453-5001 C406-2HM Helicopter ELT Transmitter Only (Main Assembly)
455-5000* C406-2 ELT Base Pack List - contains transmitter & mounting hardware only
455-5001* C406-2HM Helicopter ELT Base Pack List - contains transmitter & mounting hardware only
455-5010* C406-2 Complete ELT System with Rod Antenna (110-320)
455-5011* C406-2 Complete ELT System with Blade Antenna (110-337 Hi-Speed)
455-5012* C406-2HM Complete Helicopter ELT System with Rod Antenna (110-320)
455-5013* C406-2HM Complete Helicopter ELT System with Blade Antenna (110-337 Hi-Speed)
455-5022* C406-2 ELT with mounting accessories (hardware not included)
455-5028* C406-2 Complete ELT System with Blade Antenna (110-337 Hi-Speed) & Gray Military Remote Switch
455-5029* C406-2 Complete ELT System with Rod Antenna (110-320) & Gray Military Remote Switch
455-5030* C406-2 Complete ELT System with Blade Antenna (110-333)
455-5031* C406-2 Complete ELT System with Rod Antenna (110-323 Dual Input)
455-5032* C406-2 Complete ELT System with Whip Antennas (110-324 & 110-329)
455-5035* C406-2 Complete ELT System with Blade Antenna (110-337 Hi-Speed) & Black Military Remote Switch
455-5036* C406-2 Complete ELT System with Blade Antenna (110-337 Hi-Speed), 15' co-ax Cable & Black Military Remote Switch
455-5037* C406-2 Complete ELT System with Blade Antenna (110-337 Hi-Speed), 15' co-ax Cable & Gray Military Remote Switch 
455-5049* C406-2 Complete ELT System with Rod Antenna (110-320) & 10' co-ax Cable
* Please Note that the Attached "Pack Lists" are for REFERENCE ONLY & are subject to change.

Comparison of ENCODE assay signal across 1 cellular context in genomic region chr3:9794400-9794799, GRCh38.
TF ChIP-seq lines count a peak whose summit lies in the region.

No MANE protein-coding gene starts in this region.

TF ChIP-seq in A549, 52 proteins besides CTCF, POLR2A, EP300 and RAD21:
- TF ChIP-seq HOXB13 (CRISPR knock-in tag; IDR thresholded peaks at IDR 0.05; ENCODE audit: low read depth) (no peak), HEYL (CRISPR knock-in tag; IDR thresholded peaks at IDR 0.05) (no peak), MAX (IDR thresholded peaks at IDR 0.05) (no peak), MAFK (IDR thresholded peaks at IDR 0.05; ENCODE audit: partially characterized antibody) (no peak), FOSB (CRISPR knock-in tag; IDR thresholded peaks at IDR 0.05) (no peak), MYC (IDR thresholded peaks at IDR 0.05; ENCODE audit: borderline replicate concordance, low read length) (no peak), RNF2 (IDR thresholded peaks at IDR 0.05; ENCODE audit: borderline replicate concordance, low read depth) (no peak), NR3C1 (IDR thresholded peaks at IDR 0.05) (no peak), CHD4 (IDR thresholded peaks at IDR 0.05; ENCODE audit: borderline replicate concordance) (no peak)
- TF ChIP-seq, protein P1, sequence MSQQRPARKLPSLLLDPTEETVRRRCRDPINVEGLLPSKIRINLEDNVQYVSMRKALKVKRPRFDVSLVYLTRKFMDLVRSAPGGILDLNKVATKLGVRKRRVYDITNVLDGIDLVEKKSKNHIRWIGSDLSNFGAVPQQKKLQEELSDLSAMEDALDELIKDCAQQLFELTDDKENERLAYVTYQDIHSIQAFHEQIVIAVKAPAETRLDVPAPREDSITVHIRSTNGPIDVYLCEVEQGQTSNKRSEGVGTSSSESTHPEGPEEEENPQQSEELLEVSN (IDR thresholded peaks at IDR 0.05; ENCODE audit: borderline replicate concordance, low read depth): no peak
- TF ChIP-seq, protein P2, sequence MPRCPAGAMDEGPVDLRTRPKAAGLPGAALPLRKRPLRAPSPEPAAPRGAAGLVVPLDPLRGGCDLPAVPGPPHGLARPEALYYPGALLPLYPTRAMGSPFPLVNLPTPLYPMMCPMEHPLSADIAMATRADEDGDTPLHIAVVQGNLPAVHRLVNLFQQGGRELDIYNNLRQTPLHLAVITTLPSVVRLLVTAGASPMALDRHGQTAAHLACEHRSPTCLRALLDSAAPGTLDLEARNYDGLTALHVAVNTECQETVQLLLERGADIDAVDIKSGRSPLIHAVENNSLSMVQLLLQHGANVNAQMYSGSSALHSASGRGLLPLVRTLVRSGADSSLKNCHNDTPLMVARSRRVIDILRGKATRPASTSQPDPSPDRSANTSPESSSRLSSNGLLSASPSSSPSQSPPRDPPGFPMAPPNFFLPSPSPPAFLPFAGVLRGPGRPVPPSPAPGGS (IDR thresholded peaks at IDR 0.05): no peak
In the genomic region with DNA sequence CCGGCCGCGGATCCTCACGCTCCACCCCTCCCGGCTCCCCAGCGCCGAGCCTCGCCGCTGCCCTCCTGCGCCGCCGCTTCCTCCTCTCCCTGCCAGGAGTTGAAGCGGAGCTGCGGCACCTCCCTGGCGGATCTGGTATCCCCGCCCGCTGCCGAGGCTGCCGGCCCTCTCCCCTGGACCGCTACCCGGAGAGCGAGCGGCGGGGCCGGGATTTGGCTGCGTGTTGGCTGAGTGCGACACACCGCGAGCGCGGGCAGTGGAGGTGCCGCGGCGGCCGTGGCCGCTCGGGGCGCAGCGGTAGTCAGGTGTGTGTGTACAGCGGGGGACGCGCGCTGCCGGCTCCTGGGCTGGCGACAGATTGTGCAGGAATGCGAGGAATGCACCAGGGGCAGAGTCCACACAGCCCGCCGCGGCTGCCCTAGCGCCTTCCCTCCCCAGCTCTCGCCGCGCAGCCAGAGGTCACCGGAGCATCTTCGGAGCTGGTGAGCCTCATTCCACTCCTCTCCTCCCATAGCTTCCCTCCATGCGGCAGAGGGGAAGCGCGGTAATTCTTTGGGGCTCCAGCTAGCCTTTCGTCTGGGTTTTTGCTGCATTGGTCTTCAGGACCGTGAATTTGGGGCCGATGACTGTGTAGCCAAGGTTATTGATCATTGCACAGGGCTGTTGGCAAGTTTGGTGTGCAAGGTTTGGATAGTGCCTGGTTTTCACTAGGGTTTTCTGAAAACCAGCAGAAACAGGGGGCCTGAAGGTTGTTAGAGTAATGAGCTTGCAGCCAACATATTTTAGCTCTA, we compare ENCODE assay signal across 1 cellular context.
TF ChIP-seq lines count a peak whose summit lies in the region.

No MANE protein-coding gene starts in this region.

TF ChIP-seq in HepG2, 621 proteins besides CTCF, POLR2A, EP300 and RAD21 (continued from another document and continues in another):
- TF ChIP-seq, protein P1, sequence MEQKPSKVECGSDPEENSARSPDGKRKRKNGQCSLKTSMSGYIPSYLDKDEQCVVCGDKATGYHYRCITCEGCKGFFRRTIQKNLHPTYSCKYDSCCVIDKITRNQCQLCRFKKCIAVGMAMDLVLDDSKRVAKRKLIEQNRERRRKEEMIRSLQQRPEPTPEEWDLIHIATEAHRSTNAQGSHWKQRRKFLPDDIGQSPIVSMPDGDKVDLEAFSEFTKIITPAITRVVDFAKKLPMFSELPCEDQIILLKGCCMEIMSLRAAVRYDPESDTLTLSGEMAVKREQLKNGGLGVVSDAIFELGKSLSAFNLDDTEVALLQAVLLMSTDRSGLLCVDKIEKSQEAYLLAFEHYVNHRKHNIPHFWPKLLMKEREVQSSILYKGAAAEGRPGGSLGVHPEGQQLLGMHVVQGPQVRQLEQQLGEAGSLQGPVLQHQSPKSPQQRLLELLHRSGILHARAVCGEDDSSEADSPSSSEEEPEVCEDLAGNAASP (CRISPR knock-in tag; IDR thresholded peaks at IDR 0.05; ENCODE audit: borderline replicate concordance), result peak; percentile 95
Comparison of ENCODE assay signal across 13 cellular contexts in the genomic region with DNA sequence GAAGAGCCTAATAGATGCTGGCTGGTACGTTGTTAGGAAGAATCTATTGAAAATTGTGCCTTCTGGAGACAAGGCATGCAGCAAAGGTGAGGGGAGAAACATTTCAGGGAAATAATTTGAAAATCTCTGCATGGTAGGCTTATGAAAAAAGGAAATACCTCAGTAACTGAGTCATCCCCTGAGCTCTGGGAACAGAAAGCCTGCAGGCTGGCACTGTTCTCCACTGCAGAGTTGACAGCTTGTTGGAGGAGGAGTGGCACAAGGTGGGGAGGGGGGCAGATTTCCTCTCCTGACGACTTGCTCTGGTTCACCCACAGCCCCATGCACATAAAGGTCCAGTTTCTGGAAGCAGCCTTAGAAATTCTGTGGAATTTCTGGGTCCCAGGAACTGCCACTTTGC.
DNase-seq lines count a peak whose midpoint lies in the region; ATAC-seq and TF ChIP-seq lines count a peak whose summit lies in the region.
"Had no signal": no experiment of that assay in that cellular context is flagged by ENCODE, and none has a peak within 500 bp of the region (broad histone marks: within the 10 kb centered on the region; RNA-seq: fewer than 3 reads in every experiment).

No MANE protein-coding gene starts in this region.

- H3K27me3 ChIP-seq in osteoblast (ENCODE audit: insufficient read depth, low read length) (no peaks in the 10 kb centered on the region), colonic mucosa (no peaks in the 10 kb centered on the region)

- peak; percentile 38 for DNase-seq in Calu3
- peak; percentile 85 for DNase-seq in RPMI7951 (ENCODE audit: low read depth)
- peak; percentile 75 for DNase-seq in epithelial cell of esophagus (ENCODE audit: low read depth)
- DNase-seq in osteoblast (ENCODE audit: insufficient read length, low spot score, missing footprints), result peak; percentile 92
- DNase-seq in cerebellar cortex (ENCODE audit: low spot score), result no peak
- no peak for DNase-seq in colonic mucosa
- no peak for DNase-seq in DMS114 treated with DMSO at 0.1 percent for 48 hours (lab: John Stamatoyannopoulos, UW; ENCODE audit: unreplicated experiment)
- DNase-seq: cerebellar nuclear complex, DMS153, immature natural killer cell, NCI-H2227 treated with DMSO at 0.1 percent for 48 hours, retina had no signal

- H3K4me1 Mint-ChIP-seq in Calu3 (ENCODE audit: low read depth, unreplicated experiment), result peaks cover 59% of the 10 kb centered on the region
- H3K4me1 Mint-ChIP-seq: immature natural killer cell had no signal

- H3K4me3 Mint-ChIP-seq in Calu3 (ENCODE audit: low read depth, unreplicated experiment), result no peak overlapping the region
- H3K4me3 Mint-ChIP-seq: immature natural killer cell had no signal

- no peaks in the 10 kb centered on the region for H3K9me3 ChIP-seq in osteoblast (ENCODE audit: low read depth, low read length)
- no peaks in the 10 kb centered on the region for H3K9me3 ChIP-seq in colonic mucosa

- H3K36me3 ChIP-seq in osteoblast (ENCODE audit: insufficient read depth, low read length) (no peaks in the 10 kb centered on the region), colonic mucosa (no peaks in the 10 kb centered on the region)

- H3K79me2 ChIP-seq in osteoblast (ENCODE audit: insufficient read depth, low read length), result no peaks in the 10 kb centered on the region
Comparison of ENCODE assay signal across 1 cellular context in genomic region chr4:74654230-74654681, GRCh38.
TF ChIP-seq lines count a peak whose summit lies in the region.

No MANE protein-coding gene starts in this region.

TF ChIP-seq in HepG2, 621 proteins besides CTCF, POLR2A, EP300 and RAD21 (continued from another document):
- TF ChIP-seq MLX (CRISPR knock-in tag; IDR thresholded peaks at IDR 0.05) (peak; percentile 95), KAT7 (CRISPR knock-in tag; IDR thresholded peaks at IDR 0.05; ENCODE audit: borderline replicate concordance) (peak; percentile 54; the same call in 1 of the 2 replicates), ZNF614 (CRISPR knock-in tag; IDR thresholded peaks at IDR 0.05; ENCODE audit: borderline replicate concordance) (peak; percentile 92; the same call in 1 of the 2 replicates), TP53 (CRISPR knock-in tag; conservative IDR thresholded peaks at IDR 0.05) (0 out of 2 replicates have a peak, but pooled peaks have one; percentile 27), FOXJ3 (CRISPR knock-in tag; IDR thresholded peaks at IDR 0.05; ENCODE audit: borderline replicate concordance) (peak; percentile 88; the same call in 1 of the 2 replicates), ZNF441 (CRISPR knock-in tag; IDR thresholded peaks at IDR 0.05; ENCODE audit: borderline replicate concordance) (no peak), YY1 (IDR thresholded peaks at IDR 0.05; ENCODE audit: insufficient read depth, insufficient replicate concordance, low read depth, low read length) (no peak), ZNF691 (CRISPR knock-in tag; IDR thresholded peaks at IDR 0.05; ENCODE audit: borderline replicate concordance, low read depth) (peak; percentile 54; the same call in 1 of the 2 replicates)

Click on a question below to see the answer. If you have a question about this model that is not answered below, please contact sales@seaerospace.com

Turbojet-powered aircraft, part 91, US operations:

Starting January 1, 2004 an approved ELT must be installed. An ELT meeting TSO-C91 installed prior to June 21, 1995 is acceptable. An ELT installed after June 21, 1995 must meet TSO-C91a or TSO-C126.

No person may take off an airplane for flight over water more than 30 minutes flying time or 100 nautical miles from the nearest shore, whichever is less, unless it has on board the following survival equipment:
  1. A life preserver, equipped with an approved survivor locator light, for each occupant of the airplane.
  2. Enough liferafts (each equipped with an approved survival locator light) of a rated capacity and buoyancy to accommodate the occupants of the airplane.
  3. At least one pyrotechnic signaling device for each liferaft.
  4. One self-buoyant, water-resistant, portable emergency radio signaling device that is capable of transmission on the appropriate emergency frequency or frequencies and not dependent upon the airplane power supply (FAR Part 91.509 [b]).
  5. A lifeline stored in accordance with Sec. 25.1411(g) of this chapter.